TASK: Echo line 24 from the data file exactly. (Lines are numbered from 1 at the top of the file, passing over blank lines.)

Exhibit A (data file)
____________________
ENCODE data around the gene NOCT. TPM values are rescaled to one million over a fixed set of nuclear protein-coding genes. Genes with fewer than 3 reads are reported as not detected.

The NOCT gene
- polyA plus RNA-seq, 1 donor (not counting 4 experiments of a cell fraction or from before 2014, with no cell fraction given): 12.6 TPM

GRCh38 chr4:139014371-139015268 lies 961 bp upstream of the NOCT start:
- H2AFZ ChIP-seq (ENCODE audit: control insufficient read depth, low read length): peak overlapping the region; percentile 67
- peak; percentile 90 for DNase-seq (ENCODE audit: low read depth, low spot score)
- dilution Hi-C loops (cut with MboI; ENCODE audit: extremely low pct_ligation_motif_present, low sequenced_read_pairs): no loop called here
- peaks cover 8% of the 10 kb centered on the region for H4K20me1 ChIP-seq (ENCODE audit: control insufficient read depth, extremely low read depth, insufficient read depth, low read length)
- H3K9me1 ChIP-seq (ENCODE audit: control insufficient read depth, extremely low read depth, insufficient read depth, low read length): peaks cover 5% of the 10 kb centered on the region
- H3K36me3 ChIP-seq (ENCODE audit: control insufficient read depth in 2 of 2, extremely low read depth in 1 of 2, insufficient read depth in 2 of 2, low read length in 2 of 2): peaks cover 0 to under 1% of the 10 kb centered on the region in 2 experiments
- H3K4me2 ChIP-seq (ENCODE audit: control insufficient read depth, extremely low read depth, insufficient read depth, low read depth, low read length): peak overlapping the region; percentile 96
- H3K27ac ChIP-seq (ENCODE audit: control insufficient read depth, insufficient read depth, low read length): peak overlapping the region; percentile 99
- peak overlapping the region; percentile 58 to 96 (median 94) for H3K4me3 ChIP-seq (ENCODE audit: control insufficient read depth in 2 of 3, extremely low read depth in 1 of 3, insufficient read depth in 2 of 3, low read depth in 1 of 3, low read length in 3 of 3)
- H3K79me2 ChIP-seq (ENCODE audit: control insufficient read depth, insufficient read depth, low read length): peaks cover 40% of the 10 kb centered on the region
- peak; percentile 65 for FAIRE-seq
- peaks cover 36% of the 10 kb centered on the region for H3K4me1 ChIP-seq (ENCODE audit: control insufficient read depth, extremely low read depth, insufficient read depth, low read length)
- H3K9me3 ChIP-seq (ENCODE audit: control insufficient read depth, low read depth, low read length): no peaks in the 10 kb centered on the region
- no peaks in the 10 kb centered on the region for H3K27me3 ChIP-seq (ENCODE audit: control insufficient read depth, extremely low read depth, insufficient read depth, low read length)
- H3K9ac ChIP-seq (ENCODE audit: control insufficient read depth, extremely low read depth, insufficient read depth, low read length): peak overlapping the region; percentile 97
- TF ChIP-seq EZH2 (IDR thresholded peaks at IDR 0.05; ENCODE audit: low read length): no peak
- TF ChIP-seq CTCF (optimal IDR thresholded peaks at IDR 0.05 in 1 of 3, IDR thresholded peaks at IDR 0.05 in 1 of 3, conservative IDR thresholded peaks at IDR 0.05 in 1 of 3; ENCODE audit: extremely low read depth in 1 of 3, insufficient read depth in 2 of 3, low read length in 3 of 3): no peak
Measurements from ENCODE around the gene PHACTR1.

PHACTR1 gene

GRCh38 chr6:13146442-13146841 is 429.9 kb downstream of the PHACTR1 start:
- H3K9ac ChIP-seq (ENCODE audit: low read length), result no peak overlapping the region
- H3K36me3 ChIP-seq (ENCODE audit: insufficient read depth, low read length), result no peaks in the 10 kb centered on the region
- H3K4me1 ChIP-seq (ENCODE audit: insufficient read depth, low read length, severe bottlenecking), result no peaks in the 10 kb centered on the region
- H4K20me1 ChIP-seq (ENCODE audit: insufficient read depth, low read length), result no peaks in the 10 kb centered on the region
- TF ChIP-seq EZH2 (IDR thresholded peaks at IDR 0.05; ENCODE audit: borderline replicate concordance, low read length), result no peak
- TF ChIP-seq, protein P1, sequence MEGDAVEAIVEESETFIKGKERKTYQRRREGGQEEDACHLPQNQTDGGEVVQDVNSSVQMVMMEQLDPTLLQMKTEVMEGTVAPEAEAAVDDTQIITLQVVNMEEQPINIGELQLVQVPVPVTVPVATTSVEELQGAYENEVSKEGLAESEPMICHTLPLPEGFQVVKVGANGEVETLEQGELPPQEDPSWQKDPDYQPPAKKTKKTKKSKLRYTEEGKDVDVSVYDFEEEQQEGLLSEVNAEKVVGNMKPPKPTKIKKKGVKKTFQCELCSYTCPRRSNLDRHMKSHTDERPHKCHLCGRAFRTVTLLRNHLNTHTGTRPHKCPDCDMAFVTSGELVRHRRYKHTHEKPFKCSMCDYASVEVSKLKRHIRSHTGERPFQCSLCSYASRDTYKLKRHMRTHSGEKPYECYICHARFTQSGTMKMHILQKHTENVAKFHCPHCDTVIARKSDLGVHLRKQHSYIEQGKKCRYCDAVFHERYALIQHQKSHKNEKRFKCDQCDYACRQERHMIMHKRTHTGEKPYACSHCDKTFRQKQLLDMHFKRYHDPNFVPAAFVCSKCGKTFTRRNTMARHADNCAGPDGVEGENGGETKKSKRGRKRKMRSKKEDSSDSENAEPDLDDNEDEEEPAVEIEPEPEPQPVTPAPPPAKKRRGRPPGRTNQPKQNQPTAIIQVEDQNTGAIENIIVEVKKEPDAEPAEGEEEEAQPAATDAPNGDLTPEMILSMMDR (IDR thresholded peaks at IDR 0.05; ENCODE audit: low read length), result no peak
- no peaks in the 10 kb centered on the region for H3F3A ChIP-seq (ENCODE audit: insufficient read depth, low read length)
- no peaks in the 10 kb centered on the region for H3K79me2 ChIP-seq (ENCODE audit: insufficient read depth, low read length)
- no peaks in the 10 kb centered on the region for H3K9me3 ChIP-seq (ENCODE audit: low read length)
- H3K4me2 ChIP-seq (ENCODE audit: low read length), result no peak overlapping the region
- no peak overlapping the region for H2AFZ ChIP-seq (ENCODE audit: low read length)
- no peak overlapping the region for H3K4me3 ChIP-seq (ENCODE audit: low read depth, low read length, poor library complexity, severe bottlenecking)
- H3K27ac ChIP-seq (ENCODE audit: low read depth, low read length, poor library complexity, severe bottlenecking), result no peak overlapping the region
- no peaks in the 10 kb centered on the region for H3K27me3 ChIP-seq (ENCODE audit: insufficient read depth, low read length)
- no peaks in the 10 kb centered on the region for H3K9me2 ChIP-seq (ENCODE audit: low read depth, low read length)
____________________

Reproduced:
GRCh38 chr6:13146442-13146841 is 429.9 kb downstream of the PHACTR1 start: